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REVIEW: The Rover at the RSC

So macho... Joseph Millson in The Rover
So macho... Joseph Millson in The Rover

He’s in like Flint, cool as Shaft, hearty as Brian Blessed, sozzled as Jack Sparrow, swaggering as Errol Flynn, showy as Flash Gordon, boastful as Mr Boombastic… he is Willmore, the titular hero/antihero of Aphra Behn’s 1677 comedy with a dark underbelly, The Rover.

Every braggart, laddish hero and loveable rogue is boiled down into Aphra Behn’s brilliant lead character. Thirty years after Jeremy Irons swashbuckled onto the stage in the Swan’s first season, it is being revisited with an equally daftly manly Joseph Millson. He is exuberant and magnificent in the role; both he and his bushy beard give a wonderfully fulsome performance.

Of course we really shouldn’t like him. But Lez Brotherston’s saucy costumes and faux colonial set, low-lit with twinkling fairy lights, bewitched us; then the glorious salsa band, that started titillating the audience before the show began, made us forget ourselves.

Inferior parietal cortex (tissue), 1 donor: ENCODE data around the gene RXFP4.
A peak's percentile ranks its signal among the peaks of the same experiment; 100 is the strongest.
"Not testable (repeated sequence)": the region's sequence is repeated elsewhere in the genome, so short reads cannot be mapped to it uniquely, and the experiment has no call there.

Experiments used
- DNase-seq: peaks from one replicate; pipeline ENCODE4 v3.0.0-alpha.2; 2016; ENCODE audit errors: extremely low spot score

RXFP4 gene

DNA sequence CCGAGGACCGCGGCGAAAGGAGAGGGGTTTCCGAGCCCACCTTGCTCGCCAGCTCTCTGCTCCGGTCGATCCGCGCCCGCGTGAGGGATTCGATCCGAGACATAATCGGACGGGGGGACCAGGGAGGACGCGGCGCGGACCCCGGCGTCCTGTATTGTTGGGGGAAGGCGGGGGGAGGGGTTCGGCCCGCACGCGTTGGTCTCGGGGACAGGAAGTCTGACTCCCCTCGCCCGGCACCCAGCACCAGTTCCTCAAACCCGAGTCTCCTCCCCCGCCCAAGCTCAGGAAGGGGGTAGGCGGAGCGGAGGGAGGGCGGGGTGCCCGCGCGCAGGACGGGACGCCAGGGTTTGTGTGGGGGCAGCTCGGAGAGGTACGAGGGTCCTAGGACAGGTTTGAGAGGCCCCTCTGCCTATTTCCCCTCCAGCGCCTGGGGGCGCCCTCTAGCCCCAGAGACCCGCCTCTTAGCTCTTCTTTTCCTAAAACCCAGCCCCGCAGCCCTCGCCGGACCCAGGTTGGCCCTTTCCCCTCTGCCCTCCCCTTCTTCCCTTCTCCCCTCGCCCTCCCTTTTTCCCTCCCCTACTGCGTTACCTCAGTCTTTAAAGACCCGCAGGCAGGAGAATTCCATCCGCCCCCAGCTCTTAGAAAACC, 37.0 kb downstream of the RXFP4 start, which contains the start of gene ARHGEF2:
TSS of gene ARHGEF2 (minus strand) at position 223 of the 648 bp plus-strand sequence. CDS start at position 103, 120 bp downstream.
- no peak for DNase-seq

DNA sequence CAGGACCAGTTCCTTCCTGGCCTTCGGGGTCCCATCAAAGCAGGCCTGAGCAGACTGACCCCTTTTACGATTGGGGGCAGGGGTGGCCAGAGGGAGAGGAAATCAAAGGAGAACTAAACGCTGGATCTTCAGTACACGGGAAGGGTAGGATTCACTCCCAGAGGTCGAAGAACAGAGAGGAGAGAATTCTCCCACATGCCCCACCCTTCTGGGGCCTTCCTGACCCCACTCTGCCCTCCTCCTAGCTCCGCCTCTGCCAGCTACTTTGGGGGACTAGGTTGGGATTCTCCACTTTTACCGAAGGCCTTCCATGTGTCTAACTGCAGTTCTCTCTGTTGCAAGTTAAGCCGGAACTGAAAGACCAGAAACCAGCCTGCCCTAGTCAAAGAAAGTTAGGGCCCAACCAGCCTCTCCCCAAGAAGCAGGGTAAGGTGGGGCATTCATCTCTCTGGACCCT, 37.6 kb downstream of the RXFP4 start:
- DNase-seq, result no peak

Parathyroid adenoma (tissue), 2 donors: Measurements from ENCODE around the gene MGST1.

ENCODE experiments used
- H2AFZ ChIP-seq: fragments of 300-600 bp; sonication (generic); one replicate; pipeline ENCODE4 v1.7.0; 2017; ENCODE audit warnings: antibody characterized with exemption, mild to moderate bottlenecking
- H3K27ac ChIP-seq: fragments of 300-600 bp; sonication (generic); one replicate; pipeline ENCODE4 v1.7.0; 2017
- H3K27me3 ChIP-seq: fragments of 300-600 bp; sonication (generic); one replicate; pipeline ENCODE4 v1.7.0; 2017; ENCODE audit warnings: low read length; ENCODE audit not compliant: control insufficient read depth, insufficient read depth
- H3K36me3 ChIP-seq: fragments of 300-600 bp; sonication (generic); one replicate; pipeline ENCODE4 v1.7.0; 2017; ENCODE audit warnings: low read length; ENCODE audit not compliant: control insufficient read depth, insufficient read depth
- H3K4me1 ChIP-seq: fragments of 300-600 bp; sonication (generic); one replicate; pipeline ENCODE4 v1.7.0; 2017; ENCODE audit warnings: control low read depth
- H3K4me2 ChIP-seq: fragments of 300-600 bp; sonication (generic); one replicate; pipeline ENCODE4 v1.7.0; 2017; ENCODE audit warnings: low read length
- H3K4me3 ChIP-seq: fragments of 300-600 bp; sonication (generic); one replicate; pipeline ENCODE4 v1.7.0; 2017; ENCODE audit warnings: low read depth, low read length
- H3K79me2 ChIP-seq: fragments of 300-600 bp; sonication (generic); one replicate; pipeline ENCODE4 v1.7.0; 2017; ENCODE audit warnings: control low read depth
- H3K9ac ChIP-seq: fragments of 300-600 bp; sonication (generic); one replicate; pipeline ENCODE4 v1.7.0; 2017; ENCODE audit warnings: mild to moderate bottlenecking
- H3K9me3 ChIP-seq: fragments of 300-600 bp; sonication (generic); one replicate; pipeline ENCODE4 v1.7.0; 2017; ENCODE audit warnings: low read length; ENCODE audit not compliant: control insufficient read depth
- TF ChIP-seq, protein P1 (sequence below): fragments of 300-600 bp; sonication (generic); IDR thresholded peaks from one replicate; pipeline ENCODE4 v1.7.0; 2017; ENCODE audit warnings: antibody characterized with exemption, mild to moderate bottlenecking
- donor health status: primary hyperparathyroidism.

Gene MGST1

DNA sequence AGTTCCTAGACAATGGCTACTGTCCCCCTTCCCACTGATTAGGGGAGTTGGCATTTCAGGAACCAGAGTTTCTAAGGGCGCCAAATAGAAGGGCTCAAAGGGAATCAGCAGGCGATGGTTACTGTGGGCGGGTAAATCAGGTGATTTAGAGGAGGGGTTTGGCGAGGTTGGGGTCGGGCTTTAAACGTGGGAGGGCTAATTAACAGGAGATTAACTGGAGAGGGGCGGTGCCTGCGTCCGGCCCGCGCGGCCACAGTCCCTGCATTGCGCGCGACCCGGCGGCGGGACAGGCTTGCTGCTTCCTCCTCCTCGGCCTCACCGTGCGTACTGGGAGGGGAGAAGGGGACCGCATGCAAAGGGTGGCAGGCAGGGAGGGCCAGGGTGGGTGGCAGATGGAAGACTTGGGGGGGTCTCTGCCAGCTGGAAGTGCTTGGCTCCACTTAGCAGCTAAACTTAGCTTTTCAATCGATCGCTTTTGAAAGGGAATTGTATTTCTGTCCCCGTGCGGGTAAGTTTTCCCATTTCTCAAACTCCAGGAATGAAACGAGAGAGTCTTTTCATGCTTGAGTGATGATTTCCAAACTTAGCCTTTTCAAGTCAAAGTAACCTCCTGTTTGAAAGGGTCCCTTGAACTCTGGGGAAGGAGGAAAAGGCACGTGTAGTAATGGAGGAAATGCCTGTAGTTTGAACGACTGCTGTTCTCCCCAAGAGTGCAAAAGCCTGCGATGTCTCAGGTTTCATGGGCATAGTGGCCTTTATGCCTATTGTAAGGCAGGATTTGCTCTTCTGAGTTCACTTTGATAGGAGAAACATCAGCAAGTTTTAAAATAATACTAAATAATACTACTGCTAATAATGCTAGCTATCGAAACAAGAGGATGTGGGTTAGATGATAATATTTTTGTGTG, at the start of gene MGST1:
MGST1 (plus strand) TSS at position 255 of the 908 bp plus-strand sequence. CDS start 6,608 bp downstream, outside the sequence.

Like the ladies of the play we are, despite ourselves, beguiled by the errant charms of the Rover. He has come to a foreign land to carnival, to party with some soldier mates, and woos two women, the courtesan Angellica (Alexandra Gilbreath exudes sexual prowess) and rich girl virgin Hellena (a mesmerising Faye Castelow).

Which woman will tame him? Who will attempt to kill him? Will the women abandon all to be with him? Will Hellena be forced into a nunnery and her sister Florinda into an arranged marriage?

There’s plenty of twists and turns, including love triangles, in this glorious restoration romp. And while the play is by no means short, director Loveday Ingram never relents on pace; it’s a gloriously wild ride, with a few unexpected spins and bumps.

The second half is a darker affair. The soldiers’ jerky friend, Ned Blunt, turns from naive buffoon to psychotic would-be rapist (perfectly captured by Leander Deeny) after he is duped by a call girl. The sexual politics aren’t straight forward. But what comes over in this dazzlingly entertaining production is no matter how much we may swoon over Willmore, it’s the girls we are really rooting for.

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